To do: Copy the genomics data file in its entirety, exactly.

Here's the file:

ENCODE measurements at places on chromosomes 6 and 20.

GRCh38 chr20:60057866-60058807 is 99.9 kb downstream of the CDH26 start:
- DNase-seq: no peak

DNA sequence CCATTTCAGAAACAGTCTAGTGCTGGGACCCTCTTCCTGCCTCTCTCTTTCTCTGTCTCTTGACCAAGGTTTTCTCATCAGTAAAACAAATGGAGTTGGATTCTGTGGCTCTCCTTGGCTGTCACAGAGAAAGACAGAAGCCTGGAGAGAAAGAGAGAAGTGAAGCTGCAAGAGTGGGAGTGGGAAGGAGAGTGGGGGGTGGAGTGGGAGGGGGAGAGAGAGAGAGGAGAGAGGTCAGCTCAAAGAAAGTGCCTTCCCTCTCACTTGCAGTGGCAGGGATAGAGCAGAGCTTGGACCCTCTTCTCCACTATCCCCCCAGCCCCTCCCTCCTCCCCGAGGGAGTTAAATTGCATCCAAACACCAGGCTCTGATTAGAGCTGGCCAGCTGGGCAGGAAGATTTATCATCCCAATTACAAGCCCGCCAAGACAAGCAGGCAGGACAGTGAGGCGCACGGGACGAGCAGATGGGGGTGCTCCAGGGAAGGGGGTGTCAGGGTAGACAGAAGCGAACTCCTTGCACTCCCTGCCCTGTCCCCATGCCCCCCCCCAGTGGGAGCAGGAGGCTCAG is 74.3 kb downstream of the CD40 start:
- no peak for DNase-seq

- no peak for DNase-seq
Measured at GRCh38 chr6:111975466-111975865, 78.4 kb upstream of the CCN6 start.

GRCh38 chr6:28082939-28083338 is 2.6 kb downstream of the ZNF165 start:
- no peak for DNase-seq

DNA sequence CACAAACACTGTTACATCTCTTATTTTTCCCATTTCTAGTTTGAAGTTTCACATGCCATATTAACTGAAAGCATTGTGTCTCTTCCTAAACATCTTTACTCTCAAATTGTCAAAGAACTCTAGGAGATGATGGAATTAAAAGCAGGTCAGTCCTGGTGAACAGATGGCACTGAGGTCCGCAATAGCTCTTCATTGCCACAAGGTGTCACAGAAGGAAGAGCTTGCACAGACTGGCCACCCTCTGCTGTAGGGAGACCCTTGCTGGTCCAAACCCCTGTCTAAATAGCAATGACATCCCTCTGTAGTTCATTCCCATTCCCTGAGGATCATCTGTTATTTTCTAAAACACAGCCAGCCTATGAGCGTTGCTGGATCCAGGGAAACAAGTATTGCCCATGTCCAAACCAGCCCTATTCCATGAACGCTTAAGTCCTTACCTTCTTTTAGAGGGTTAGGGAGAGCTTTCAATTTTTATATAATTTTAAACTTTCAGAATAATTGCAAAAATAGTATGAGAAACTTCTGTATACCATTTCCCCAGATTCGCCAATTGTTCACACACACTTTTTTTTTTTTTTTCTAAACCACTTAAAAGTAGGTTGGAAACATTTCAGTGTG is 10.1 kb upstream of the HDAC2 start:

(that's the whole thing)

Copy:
ENCODE measurements at places on chromosomes 6 and 20.

GRCh38 chr20:60057866-60058807 is 99.9 kb downstream of the CDH26 start:
- DNase-seq: no peak

DNA sequence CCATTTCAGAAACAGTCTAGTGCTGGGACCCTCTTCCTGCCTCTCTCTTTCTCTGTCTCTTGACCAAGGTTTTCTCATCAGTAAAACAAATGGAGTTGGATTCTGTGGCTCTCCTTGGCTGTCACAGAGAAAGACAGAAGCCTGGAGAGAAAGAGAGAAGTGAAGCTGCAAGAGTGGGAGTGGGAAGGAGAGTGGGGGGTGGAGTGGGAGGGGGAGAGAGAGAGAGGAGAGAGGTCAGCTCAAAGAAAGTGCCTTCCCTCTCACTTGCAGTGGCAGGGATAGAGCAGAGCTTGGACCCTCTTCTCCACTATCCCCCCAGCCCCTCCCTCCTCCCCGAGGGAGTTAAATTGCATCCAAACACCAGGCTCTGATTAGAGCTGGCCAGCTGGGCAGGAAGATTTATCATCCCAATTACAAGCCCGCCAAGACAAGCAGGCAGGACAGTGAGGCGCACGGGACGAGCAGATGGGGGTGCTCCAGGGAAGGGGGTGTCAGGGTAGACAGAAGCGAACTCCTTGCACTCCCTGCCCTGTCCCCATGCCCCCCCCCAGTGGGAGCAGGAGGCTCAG is 74.3 kb downstream of the CD40 start:
- no peak for DNase-seq

- no peak for DNase-seq
Measured at GRCh38 chr6:111975466-111975865, 78.4 kb upstream of the CCN6 start.

GRCh38 chr6:28082939-28083338 is 2.6 kb downstream of the ZNF165 start:
- no peak for DNase-seq

DNA sequence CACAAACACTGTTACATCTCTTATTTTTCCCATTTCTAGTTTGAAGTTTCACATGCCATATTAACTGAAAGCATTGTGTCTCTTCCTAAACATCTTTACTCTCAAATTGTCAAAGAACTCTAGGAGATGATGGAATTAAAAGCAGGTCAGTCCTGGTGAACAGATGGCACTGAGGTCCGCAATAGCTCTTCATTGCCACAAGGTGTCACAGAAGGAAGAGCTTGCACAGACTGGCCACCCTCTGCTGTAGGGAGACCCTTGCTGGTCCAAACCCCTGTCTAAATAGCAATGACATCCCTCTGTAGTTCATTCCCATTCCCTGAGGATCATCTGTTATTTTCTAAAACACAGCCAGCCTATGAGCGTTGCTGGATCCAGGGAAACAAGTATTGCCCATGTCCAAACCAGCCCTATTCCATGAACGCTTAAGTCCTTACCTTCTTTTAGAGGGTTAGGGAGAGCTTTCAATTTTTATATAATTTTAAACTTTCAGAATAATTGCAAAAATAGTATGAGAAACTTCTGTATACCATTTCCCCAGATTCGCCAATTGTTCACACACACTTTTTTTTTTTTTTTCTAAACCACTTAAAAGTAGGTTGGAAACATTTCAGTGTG is 10.1 kb upstream of the HDAC2 start: